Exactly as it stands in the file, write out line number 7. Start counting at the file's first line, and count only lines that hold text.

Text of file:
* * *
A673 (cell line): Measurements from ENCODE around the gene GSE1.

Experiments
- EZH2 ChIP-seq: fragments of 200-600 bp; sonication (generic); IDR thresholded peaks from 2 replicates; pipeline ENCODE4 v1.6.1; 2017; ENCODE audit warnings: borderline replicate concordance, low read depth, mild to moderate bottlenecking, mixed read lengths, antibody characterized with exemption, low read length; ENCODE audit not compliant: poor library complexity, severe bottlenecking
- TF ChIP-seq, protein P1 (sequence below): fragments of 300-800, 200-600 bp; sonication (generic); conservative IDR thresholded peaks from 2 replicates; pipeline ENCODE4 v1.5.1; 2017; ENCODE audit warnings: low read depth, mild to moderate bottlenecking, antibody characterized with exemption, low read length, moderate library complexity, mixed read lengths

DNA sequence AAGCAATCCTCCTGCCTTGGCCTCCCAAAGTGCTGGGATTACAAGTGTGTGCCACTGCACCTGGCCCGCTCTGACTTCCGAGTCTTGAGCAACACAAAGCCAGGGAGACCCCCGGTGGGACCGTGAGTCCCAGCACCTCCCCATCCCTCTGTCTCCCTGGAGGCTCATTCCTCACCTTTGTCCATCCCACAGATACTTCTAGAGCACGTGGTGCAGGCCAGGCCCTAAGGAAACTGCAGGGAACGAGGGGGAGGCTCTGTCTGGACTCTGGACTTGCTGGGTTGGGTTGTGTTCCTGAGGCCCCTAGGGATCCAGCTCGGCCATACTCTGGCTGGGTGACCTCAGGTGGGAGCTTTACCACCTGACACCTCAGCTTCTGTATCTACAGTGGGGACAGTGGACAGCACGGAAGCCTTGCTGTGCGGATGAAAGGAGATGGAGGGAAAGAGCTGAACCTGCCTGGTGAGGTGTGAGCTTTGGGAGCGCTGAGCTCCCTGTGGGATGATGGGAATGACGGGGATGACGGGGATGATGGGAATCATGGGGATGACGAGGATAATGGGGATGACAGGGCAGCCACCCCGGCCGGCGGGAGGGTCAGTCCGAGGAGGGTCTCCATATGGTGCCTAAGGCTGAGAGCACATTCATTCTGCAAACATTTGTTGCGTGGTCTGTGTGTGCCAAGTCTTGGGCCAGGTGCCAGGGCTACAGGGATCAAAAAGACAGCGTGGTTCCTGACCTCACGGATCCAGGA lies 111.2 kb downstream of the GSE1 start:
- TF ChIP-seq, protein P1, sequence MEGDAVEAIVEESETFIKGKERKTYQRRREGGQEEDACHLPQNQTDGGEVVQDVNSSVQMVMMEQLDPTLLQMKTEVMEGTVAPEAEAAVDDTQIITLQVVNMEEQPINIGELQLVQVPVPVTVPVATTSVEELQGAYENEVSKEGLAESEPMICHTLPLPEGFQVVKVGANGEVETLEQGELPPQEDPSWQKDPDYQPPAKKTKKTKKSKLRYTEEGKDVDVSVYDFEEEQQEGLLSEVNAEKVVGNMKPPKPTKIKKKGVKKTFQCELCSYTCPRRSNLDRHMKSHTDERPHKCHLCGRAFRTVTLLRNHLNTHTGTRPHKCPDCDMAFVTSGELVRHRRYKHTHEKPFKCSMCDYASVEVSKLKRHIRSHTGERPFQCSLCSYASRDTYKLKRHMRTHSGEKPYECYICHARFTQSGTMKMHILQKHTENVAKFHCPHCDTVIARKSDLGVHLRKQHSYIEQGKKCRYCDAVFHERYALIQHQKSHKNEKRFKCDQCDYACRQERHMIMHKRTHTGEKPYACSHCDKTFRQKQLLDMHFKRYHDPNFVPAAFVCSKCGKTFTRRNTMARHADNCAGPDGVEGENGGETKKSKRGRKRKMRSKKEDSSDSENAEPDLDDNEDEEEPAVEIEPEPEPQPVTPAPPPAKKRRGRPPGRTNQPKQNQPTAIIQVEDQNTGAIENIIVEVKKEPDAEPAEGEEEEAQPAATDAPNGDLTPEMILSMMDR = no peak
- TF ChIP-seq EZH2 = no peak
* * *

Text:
- TF ChIP-seq EZH2 = no peak